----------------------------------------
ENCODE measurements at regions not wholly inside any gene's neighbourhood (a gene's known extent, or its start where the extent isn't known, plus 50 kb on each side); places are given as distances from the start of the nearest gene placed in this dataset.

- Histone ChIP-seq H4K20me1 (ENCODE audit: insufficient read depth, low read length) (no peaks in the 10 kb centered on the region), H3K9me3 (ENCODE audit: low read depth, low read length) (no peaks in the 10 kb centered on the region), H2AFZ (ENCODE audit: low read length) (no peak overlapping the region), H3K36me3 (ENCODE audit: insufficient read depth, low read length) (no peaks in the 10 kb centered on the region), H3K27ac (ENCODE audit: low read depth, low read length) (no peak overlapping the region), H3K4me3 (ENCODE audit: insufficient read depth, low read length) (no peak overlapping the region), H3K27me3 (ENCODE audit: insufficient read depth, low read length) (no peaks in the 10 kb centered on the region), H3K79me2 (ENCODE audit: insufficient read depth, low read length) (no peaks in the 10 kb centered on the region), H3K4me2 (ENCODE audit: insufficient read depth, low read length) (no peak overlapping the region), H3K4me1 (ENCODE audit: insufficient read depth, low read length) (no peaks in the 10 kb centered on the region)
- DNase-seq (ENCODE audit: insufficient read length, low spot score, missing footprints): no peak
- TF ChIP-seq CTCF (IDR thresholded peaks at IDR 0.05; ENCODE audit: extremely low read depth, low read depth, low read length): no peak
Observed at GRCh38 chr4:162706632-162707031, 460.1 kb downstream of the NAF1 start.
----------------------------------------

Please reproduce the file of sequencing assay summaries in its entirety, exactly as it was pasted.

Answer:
ENCODE measurements at regions not wholly inside any gene's neighbourhood (a gene's known extent, or its start where the extent isn't known, plus 50 kb on each side); places are given as distances from the start of the nearest gene placed in this dataset.

- Histone ChIP-seq H4K20me1 (ENCODE audit: insufficient read depth, low read length) (no peaks in the 10 kb centered on the region), H3K9me3 (ENCODE audit: low read depth, low read length) (no peaks in the 10 kb centered on the region), H2AFZ (ENCODE audit: low read length) (no peak overlapping the region), H3K36me3 (ENCODE audit: insufficient read depth, low read length) (no peaks in the 10 kb centered on the region), H3K27ac (ENCODE audit: low read depth, low read length) (no peak overlapping the region), H3K4me3 (ENCODE audit: insufficient read depth, low read length) (no peak overlapping the region), H3K27me3 (ENCODE audit: insufficient read depth, low read length) (no peaks in the 10 kb centered on the region), H3K79me2 (ENCODE audit: insufficient read depth, low read length) (no peaks in the 10 kb centered on the region), H3K4me2 (ENCODE audit: insufficient read depth, low read length) (no peak overlapping the region), H3K4me1 (ENCODE audit: insufficient read depth, low read length) (no peaks in the 10 kb centered on the region)
- DNase-seq (ENCODE audit: insufficient read length, low spot score, missing footprints): no peak
- TF ChIP-seq CTCF (IDR thresholded peaks at IDR 0.05; ENCODE audit: extremely low read depth, low read depth, low read length): no peak
Observed at GRCh38 chr4:162706632-162707031, 460.1 kb downstream of the NAF1 start.